I’m not sure that I have ever seen this verse and surrounding story in quite this way. However, in a way that only the Holy Spirit can, this true story has recently been lifted from the Scriptures for my daily bread.
It comes near the end of a well-worn story for some. In my public speaking history, I have preached a few sermons from this passage. As well, this passage and verse have been supportive for many other pulpit messages.
The verse in question is located at John 8:11. The surrounding story for context’s sake is located in John 8:1-12.
In verse 10, Jesus has asked this woman who has been caught in adultery two quick questions: “Where are your accusers? Who has condemned you?” (my paraphrase). To which she can only reply, “No one, Lord.”
There’s no one left in the scene of this drama but her and Jesus (well, I assume John was close enough to hear, see, and mentally record this event).
Then she hears these beautiful words from Christ: “Neither do I condemn you; go and sin no more.” Only the woman who had been caught by others is spoken to here. The accusing voices of others have been dismissed with their guilt in their own hands. With convicted consciences, they fled the scene from the eldest to the youngest.
Do not make a wrong application here. This verse is not your moral and legalistic hard charge for self-willed self-righteousness. Rather, these tender Words of Jesus are spirit and life, producing His righteousness.
In these words, this woman received the grace that she had longed for that no one else could provide.
While her accusers could only charge her sin with the condemnation of death, Christ offers her life. They wanted her as an example of justice, while Christ displays the power of grace. By His actions and grace-filled words, the wounded sinner found pardon and did not have to die the death of a criminal (lawbreaker).
However, contained within her pardon is not only the absence of the penalty for her sins. By grace and truth, Jesus grants what no other man could give her: the power to leave her sinful life.
Herein is true Gospel-grace; it is freedom from the penalty of your sins and power to walk away from the sinful bondage that once held you.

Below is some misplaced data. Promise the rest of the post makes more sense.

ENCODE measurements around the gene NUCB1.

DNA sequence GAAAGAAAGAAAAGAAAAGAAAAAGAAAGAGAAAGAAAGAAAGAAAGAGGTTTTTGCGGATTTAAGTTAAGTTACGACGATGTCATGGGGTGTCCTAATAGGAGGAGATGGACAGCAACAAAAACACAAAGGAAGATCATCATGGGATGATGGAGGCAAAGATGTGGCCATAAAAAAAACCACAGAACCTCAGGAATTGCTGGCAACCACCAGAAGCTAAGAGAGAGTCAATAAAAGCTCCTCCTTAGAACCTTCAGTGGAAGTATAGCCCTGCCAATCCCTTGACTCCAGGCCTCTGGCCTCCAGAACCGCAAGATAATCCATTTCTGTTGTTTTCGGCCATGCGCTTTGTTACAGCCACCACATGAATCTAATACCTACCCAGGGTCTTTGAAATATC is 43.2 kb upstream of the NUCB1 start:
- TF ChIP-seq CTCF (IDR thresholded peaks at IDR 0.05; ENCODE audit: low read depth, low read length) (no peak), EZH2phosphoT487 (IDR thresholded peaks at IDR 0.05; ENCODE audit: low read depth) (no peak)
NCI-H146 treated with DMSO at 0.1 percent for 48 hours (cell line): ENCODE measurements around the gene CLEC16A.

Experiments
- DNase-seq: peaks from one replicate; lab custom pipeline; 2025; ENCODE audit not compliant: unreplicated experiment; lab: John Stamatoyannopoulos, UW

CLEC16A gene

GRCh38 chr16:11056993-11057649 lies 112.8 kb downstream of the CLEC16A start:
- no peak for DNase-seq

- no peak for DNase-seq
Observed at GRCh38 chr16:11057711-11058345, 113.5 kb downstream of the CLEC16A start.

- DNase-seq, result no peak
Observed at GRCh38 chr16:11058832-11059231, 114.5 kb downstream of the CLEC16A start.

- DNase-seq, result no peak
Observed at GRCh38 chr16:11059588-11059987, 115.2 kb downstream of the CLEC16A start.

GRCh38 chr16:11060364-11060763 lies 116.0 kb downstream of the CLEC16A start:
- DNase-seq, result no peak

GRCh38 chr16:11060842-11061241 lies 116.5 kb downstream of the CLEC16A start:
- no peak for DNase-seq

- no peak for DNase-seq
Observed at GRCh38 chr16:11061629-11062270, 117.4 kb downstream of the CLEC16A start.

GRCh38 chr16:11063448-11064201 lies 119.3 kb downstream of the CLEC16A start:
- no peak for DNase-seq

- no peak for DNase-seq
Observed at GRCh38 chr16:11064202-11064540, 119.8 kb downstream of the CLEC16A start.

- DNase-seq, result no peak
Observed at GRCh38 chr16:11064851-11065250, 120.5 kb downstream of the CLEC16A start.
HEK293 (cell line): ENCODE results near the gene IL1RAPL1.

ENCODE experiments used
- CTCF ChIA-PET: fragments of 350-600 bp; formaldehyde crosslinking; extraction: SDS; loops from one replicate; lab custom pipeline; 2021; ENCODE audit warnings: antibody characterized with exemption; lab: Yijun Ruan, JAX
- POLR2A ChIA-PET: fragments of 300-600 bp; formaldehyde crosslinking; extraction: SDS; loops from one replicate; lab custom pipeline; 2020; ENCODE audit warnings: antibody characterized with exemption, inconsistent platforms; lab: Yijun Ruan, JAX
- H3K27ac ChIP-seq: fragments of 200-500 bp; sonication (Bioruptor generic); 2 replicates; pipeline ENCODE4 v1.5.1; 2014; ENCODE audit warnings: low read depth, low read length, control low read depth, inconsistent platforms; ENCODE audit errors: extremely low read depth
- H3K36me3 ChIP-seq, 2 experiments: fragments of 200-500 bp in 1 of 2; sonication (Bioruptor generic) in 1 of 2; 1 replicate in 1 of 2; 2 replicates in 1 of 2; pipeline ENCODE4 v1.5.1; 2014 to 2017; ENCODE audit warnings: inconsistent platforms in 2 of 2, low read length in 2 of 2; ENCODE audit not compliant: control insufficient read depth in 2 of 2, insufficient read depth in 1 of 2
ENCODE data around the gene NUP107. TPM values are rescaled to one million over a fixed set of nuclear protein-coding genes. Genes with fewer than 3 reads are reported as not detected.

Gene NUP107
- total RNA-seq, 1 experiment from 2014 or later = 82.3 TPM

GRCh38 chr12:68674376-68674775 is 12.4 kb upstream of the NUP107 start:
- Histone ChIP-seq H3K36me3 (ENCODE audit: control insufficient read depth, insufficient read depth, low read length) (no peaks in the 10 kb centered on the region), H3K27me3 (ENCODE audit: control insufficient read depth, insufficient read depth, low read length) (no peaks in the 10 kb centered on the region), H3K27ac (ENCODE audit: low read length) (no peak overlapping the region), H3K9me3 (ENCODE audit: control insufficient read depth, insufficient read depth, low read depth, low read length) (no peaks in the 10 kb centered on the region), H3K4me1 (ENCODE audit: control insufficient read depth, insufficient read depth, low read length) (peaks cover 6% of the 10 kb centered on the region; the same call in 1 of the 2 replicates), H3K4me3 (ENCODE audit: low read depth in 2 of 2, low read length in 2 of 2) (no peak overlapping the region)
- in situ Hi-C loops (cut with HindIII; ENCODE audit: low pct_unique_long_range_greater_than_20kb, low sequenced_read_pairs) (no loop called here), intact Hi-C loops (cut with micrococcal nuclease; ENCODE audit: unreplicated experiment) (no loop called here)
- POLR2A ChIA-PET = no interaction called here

If you have ever compared the prophecy of Isaiah 61:1-2 with Luke 4:18-19, then you probably noticed a slight difference. When Jesus stood and read in the synagogue, He stopped short of reading Isaiah’s complete prophecy. Did you notice what phrase is missing? Jesus did not proclaim anything about “the day of vengeance of our God” as He proclaimed the Magna Carta of the public ministry He was about to begin.
What’s up with that? Jesus would later take upon His own body the “vengeance” that belongs to us sinful lawbreakers. Your iniquity was laid upon Him. Vengeance is what Christ took upon His own body in His sufferings for us.
Therefore, in advance of His Cross-work and with compassion in His voice, Jesus offers grace and freedom to this one caught in the act. Such grace and freedom were the power that she desperately needed to walk away from the bondage which had held her.
For those still enslaved to the bondage of sin, I boldly share this with you. There is a better life for you. Through the grace of Jesus Christ, there is freedom. That’s what His Gospel is all about.
If you who would have been in the religious and self-righteous group of accusers, I boldly share this with you. There is a better way. Through the grace of Jesus Christ, there is freedom for you too. “Don’t hit hurting people with the message of God’s wrath like you’re some Bertha-Better-Than-You. Tell them the Good News first” (Dr. Ryan Jackson). Offer others the same grace and freedom that Christ has made available to you. That’s what His Gospel is all about.
Do you need this Gospel-grace and freedom for your life today? Who do you need to share this Gospel, grace, and freedom with today?